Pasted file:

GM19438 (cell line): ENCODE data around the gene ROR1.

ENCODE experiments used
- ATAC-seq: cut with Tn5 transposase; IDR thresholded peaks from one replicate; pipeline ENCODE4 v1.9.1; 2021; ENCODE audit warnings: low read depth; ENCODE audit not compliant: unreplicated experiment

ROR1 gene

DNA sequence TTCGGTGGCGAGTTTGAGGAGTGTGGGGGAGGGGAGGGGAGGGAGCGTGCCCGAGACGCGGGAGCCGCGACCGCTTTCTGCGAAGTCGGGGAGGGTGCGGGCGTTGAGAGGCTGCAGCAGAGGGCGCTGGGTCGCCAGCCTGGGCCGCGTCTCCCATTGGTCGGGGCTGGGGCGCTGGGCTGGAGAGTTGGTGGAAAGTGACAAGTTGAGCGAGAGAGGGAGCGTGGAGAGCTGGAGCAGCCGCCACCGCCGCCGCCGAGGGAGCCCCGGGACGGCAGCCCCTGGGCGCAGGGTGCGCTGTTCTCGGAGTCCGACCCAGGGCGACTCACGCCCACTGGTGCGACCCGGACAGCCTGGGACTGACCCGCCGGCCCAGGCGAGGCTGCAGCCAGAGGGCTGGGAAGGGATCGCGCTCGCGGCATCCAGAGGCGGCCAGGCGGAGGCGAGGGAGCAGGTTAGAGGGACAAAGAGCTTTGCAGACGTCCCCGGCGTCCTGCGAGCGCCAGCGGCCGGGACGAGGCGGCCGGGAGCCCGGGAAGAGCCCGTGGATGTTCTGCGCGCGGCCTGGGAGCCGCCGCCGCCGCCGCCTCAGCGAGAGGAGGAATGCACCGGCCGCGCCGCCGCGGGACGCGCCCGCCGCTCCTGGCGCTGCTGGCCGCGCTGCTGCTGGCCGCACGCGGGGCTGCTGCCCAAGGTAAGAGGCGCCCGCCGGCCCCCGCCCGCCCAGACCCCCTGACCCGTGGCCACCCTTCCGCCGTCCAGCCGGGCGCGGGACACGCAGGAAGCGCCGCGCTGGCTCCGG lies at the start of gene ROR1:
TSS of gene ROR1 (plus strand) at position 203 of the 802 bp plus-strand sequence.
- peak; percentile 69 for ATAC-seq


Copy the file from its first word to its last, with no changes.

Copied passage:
GM19438 (cell line): ENCODE data around the gene ROR1.

ENCODE experiments used
- ATAC-seq: cut with Tn5 transposase; IDR thresholded peaks from one replicate; pipeline ENCODE4 v1.9.1; 2021; ENCODE audit warnings: low read depth; ENCODE audit not compliant: unreplicated experiment

ROR1 gene

DNA sequence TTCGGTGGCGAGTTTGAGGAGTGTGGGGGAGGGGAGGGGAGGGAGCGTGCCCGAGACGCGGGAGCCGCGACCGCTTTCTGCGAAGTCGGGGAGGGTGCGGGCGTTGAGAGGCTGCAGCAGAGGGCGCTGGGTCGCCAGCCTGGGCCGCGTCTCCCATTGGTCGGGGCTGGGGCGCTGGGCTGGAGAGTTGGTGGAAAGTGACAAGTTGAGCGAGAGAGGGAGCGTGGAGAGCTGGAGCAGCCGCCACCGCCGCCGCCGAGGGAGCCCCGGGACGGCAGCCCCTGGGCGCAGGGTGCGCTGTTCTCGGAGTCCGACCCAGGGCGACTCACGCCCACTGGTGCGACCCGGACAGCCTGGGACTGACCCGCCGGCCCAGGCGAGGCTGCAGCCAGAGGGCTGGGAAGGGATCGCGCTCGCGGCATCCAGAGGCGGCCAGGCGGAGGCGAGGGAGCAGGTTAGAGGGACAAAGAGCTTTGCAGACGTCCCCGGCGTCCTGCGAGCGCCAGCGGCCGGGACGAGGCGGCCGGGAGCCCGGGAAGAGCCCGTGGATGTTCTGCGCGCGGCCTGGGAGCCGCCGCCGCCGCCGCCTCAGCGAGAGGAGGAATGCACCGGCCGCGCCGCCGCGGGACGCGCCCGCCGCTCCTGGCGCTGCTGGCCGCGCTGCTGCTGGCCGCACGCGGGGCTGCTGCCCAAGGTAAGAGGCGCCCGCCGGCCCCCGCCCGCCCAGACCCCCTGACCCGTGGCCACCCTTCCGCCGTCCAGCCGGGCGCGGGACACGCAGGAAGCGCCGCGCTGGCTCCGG lies at the start of gene ROR1:
TSS of gene ROR1 (plus strand) at position 203 of the 802 bp plus-strand sequence.
- peak; percentile 69 for ATAC-seq